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What is the difference between a Living Trust and a Will?


What are the differences between a revocable living trust and a will? And which should you choose?

Wills and Revocable living trusts will both allow you to name the people you want to inherit your property. Aside from that, they each are useful for varying purposes. For example, most people use living trusts to avoid probate. But living trusts are more complicated to make, and you can’t use a living trust to name an executor or guardians for your children. You need a will to do those things.

Read below for a comparison of what wills and living trusts can do. Call us today at 510-571-7860 for a free consultation on the Estate Planning process.


Name people to inherit your property. The main purpose of both trusts and wills is to name beneficiaries for your property. In a will, you describe the property and list who you want to receive it. In a trust, you must do that and “transfer” the property into the trust. Call us today at 510-571-7860 for a free consultation on the Estate Planning process.

Leave property to minors. Except for items of small worth, minor children cannot legally own property. When you leave property to a minor child, that property must be managed by an adult – at least until the child reaches age 18.


When leaving property to a minor child using a living trust, the trustee manages the property until the child reaches an age determined by you.


When leaving property to a minor using a will, you should name an adult to manage the property. Or, use your will to set up a testamentary trust for young children or name a custodian under the Uniform Transfer to Minors Act. If you do not name an adult to manage property left to a minor through your will, the probate court will appoint someone to do it after your death. Call us today at 510-571-7860 for a free consultation on the Estate Planning process.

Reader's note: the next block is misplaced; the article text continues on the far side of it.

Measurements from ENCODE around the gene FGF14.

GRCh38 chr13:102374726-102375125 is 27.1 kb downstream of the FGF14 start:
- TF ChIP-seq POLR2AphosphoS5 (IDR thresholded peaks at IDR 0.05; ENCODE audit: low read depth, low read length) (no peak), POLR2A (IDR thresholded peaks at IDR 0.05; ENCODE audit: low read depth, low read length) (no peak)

Avoid your estate going through probate court. Property left through a living trust does not have to go through probate courts. Property left through a will does go through the probate court and process.


Probate is the court system designed to finalize an individual’s affairs after their death. Probate takes a long time, can be very expensive, and for most estates, isn’t necessary.

Because all property passing through a living trust does not have to go through probate, it can be distributed to the people you want it to be distributed to after your death, without any court fees or supervision from the court For this reason, many people chose to create a living trust. Call us today at 510-571-7860 for a free consultation on the Estate Planning process.


Keep wishes from public view after death. After your death, a will must be filed in the local Court (Where you live) and that will make it a public document. A living trust does not, so many people choose to use a living trust to keep their choices and estate private. Call us today at 510-571-7860 for a free consultation on the Estate Planning process.


Transfer of property into the trust. To leave property in a living trust, you must transfer the property into the trust. For certain types of property, you simply make a list of the property and attach it to the trust document. However, property with title documents, like real estate, must be retitled so that the owner of the property is the trust. This is usually not complicated or difficult, but an extra step that must happen. transfer of property is not required when using a will. Call us today at 510-571-7860 for a free consultation on the Estate Planning process.